This work examines early twentieth-century literature about women immigrants in order to reveal the differing ways that American racial categories and identities, particularly that of whiteness, were textually and socially constructed at the beginning of the twentieth century.
Brown investigates how the superficially separate categorical systems of race, ethnicity, gender, and national identity intersect in the formation of whiteness in the US. More specifically, she examines how texts by and/or about immigrants construct racial, ethnic, and national subjectivities, how these subjectivities infuse the changing definition of whiteness in the early 20th century, and how the texts reify and resist hegemonic racial ideology. Annotation ©2004 Book News, Inc., Portland, OR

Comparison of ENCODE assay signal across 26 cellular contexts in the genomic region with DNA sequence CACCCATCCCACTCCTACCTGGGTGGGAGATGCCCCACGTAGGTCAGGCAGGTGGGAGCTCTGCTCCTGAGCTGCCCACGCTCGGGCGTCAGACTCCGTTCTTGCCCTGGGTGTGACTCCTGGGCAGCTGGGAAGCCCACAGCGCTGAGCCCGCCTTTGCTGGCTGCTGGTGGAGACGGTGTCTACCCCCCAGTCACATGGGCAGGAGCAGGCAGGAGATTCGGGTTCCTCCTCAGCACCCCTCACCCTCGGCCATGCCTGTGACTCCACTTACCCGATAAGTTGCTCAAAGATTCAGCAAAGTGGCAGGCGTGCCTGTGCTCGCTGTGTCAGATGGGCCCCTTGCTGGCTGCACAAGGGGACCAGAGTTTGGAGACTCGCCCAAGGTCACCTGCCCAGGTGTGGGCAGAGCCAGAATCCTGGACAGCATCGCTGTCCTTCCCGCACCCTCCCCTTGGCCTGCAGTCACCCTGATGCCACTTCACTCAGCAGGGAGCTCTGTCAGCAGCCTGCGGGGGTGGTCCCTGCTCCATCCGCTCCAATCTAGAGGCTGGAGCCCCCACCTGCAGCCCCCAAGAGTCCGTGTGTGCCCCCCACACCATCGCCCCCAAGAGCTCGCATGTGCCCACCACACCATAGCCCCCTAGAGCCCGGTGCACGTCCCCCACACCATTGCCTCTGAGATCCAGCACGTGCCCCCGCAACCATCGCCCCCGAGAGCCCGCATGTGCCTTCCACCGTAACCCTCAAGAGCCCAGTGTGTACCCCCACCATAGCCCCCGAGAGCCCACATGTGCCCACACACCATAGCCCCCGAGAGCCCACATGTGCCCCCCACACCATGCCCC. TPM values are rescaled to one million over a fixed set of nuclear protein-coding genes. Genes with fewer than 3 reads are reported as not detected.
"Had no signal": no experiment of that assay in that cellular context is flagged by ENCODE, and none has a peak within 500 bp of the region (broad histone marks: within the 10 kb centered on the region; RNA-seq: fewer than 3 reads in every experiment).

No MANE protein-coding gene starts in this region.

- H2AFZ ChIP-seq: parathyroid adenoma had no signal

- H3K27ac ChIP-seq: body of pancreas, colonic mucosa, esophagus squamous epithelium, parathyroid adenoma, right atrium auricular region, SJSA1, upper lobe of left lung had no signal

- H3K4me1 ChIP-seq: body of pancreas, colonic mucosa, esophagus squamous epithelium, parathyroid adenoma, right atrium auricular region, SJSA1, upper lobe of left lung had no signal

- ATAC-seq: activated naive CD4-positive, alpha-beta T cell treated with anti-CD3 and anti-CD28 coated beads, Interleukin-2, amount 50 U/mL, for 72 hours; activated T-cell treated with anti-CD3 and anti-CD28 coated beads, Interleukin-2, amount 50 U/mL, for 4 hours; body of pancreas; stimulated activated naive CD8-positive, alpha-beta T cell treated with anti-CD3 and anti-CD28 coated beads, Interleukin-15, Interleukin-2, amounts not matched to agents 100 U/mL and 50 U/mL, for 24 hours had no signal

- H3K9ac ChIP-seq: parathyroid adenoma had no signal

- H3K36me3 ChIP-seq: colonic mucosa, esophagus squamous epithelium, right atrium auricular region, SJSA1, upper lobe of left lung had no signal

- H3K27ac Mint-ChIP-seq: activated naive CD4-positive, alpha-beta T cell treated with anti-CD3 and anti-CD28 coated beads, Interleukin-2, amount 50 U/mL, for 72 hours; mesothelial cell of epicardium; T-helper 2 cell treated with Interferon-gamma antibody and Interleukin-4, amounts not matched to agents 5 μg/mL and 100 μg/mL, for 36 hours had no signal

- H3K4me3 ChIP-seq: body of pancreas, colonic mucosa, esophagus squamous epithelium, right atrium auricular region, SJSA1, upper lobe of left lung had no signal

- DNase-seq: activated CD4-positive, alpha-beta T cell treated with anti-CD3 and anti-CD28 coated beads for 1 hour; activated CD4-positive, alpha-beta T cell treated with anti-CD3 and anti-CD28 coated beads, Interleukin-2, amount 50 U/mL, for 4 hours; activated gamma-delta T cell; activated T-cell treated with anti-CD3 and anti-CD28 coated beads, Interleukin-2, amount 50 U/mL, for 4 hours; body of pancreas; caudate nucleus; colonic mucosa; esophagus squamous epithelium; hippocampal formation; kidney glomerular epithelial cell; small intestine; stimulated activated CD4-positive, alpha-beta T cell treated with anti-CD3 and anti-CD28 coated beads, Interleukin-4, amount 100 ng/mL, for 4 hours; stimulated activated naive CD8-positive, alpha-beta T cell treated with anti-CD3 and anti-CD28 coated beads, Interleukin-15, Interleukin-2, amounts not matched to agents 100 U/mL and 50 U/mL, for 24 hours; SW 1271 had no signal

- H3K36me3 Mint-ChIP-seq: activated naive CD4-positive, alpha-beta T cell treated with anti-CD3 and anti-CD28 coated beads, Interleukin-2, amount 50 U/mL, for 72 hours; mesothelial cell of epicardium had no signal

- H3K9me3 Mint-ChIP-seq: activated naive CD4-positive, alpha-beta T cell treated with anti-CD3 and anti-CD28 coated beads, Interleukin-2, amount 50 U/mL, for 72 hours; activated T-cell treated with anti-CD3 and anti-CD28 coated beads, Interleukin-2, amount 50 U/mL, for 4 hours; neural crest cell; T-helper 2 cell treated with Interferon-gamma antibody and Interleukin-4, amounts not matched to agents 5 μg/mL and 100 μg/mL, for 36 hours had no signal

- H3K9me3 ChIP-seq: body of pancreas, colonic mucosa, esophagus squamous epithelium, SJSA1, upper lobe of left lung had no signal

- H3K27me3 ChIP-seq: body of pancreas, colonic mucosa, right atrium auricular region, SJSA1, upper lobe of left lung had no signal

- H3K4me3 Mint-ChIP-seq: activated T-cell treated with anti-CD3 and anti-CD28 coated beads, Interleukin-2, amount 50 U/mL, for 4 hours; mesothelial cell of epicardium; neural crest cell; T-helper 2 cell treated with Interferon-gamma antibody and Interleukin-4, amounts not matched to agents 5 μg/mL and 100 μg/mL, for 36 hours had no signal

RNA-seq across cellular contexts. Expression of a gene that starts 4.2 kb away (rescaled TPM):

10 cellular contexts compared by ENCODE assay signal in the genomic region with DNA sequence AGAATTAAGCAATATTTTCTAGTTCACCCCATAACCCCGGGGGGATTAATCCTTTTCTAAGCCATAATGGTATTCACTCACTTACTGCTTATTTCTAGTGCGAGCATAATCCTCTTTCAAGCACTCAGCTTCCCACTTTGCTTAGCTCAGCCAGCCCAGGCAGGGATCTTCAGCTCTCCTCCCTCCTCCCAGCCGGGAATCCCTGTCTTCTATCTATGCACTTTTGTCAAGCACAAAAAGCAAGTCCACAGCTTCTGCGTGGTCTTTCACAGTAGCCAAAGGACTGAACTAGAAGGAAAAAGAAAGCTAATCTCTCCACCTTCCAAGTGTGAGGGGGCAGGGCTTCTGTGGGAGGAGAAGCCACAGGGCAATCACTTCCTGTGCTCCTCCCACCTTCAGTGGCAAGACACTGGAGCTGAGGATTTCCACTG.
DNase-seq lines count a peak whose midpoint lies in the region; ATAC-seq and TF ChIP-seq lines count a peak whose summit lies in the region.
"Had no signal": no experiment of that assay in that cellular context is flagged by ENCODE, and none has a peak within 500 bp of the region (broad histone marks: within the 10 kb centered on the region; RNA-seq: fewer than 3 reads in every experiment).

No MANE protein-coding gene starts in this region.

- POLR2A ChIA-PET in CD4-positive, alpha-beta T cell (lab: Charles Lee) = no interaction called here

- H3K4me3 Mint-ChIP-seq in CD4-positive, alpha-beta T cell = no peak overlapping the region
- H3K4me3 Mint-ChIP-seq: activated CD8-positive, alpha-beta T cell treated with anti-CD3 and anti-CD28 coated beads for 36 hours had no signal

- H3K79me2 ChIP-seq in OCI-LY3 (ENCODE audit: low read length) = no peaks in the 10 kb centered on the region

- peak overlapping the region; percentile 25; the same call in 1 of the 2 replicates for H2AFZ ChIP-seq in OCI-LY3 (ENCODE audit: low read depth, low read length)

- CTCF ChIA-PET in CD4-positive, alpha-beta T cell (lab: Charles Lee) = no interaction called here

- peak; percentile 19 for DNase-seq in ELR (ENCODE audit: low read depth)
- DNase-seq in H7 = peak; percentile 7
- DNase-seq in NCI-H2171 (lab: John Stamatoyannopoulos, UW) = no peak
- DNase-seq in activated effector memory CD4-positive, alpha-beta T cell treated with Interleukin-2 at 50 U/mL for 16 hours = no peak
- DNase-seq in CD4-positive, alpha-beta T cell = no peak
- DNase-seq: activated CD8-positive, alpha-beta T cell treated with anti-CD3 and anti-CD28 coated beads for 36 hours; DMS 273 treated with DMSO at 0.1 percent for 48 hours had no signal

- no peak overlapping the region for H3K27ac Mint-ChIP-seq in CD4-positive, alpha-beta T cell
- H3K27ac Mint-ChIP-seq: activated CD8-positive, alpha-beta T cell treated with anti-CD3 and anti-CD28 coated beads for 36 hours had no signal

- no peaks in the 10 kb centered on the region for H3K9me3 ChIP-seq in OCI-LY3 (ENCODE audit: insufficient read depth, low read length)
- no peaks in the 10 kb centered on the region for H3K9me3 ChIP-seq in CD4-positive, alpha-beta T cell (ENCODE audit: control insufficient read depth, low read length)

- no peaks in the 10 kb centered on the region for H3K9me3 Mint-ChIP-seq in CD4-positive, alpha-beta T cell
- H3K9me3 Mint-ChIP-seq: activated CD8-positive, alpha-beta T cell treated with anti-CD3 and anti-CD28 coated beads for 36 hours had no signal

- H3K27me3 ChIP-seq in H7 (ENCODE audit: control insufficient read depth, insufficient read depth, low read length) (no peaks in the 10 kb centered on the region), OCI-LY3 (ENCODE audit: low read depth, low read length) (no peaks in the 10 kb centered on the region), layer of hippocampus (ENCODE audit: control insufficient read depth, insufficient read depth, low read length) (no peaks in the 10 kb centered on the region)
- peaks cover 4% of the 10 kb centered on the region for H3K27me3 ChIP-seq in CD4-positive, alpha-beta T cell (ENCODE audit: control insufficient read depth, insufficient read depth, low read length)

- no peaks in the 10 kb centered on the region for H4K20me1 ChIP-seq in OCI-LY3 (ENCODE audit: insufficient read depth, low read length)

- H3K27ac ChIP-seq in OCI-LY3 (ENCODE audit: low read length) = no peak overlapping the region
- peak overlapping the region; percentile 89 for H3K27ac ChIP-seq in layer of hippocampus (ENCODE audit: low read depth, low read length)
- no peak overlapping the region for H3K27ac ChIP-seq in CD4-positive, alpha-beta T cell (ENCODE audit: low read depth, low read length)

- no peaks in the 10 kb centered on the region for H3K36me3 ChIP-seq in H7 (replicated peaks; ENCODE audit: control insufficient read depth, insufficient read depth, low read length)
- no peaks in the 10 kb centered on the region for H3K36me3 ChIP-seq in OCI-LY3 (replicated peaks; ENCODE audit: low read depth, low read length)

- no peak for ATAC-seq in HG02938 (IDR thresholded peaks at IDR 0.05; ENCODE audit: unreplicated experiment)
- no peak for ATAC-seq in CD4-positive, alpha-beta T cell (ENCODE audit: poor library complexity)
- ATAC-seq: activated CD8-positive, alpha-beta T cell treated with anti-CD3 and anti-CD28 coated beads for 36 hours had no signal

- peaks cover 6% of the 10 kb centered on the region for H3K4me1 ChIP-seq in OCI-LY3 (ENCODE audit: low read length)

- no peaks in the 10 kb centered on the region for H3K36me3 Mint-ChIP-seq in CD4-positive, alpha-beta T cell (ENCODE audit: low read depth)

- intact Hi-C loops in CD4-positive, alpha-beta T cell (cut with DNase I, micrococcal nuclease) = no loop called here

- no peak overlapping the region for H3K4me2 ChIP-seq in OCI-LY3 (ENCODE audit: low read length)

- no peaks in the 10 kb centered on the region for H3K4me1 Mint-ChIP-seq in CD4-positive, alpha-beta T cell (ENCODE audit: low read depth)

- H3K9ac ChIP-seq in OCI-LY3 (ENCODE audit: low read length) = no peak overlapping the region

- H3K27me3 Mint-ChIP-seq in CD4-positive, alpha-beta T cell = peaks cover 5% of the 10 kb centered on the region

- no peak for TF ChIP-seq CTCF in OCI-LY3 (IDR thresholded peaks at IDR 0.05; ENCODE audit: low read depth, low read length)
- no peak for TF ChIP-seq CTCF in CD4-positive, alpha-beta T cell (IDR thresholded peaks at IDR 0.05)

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Title: The Literature of Immigration and Racial Formation
Author: Linda Joyce Brown
Publisher: Taylor & Francis, Inc.
Date Published: May 2005
Edition: New Edition
Table of Contents:
|Preface : questioning race, questioning whiteness|
|Ch. 1||Introduction : race, whiteness, and women immigrants||1|
|Ch. 2||Coming into whiteness : Mary Antin's claim to assimilation||29|
|Ch. 3||"Why couldn't we have been either one thing or the other?" : monolithic identity and ethnic construction in the fiction and autobiography of Sui Sin Far||57|
|Ch. 4||"This hideous little pickaninny" and the formation of Bohemian whiteness : race, cultural pluralism, and Willa Cather's My Antonia||81|
|Epilogue : the legacy of progressive era racial formation and the re-racialization of immigrant bodies||105|
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